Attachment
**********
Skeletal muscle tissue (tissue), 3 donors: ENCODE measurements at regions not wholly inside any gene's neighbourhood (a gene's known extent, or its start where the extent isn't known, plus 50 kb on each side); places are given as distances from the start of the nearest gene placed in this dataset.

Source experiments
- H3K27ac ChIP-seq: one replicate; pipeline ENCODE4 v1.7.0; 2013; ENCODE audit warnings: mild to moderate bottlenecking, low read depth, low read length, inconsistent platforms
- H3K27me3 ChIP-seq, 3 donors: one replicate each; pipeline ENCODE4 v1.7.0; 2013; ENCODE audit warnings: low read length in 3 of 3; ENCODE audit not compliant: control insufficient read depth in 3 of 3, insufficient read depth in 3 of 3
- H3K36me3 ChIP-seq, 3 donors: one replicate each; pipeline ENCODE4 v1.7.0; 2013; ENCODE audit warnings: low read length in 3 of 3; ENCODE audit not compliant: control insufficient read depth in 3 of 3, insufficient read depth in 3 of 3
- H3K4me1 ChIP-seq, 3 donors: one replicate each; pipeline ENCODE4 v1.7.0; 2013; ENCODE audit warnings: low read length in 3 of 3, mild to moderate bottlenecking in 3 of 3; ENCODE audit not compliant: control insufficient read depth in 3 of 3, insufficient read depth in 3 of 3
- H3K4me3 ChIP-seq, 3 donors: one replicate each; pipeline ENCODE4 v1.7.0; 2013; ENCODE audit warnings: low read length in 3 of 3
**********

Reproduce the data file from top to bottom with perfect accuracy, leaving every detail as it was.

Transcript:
Skeletal muscle tissue (tissue), 3 donors: ENCODE measurements at regions not wholly inside any gene's neighbourhood (a gene's known extent, or its start where the extent isn't known, plus 50 kb on each side); places are given as distances from the start of the nearest gene placed in this dataset.

Source experiments
- H3K27ac ChIP-seq: one replicate; pipeline ENCODE4 v1.7.0; 2013; ENCODE audit warnings: mild to moderate bottlenecking, low read depth, low read length, inconsistent platforms
- H3K27me3 ChIP-seq, 3 donors: one replicate each; pipeline ENCODE4 v1.7.0; 2013; ENCODE audit warnings: low read length in 3 of 3; ENCODE audit not compliant: control insufficient read depth in 3 of 3, insufficient read depth in 3 of 3
- H3K36me3 ChIP-seq, 3 donors: one replicate each; pipeline ENCODE4 v1.7.0; 2013; ENCODE audit warnings: low read length in 3 of 3; ENCODE audit not compliant: control insufficient read depth in 3 of 3, insufficient read depth in 3 of 3
- H3K4me1 ChIP-seq, 3 donors: one replicate each; pipeline ENCODE4 v1.7.0; 2013; ENCODE audit warnings: low read length in 3 of 3, mild to moderate bottlenecking in 3 of 3; ENCODE audit not compliant: control insufficient read depth in 3 of 3, insufficient read depth in 3 of 3
- H3K4me3 ChIP-seq, 3 donors: one replicate each; pipeline ENCODE4 v1.7.0; 2013; ENCODE audit warnings: low read length in 3 of 3